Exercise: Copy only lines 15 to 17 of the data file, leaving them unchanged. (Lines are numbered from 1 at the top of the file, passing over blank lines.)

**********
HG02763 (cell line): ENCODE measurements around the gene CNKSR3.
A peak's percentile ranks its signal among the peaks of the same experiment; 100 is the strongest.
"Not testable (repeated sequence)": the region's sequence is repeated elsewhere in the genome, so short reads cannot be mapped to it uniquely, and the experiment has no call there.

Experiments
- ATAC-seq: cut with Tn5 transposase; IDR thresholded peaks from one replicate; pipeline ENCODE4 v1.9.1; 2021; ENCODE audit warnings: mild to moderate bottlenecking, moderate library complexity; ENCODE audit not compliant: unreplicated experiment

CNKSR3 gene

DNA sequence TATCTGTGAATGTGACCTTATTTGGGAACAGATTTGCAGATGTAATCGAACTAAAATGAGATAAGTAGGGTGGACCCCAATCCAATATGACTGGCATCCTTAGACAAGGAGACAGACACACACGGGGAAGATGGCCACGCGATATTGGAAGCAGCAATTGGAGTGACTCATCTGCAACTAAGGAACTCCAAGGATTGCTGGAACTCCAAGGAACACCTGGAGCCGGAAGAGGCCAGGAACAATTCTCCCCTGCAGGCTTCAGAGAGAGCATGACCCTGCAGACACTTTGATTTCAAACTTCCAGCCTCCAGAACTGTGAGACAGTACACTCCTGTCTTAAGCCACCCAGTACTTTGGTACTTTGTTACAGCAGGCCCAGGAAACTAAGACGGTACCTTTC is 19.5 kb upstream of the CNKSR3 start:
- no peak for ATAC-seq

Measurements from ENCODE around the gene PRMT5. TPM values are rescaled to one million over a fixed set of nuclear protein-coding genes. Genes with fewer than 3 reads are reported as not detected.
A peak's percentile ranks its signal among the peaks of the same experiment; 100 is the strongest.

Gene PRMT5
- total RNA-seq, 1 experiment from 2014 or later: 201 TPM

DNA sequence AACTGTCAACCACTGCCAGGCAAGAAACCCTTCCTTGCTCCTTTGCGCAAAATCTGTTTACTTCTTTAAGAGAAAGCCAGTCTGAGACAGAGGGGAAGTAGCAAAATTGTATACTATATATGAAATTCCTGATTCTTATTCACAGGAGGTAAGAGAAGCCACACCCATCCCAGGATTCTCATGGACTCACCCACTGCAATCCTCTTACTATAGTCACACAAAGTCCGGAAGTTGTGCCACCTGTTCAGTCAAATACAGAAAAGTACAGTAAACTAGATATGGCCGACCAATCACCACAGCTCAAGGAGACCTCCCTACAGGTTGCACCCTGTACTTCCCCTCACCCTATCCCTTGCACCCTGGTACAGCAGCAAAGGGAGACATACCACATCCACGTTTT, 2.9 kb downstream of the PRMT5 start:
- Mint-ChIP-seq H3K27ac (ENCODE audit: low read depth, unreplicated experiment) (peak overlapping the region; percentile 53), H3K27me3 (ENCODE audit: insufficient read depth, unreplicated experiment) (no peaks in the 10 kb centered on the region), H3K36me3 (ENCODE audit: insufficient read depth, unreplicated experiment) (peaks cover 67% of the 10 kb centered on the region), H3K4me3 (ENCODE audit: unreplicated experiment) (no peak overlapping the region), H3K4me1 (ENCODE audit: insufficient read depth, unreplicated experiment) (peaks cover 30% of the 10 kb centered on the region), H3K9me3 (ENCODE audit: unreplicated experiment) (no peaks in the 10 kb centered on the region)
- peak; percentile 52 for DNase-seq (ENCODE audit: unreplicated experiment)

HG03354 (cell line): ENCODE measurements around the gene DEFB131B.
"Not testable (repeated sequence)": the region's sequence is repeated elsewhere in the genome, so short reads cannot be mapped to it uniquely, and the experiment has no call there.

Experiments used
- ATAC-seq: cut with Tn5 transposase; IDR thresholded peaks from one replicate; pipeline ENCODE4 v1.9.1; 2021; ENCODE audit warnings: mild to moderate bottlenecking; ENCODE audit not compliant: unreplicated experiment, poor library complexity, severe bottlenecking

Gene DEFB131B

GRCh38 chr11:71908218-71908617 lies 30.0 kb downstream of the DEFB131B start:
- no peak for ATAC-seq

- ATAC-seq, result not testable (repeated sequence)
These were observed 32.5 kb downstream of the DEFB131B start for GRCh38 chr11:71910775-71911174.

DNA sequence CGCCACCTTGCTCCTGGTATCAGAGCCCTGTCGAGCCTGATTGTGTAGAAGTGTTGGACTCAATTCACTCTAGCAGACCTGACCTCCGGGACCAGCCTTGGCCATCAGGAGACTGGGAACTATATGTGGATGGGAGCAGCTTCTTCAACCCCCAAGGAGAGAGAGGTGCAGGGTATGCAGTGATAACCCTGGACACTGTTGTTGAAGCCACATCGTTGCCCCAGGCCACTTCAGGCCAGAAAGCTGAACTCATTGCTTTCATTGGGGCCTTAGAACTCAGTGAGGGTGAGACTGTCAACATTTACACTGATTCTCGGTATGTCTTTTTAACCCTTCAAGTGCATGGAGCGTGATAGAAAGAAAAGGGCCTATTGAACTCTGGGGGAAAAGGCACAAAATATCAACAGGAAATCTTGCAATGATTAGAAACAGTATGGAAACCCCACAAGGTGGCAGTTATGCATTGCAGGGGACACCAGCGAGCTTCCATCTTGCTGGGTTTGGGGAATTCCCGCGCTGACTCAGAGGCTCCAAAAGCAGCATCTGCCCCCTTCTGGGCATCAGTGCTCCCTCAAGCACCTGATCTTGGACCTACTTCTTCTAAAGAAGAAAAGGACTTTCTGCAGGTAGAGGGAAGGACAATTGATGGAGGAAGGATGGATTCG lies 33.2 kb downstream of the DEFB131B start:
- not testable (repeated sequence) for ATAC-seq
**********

- peak; percentile 52 for DNase-seq (ENCODE audit: unreplicated experiment)

HG03354 (cell line): ENCODE measurements around the gene DEFB131B.
"Not testable (repeated sequence)": the region's sequence is repeated elsewhere in the genome, so short reads cannot be mapped to it uniquely, and the experiment has no call there.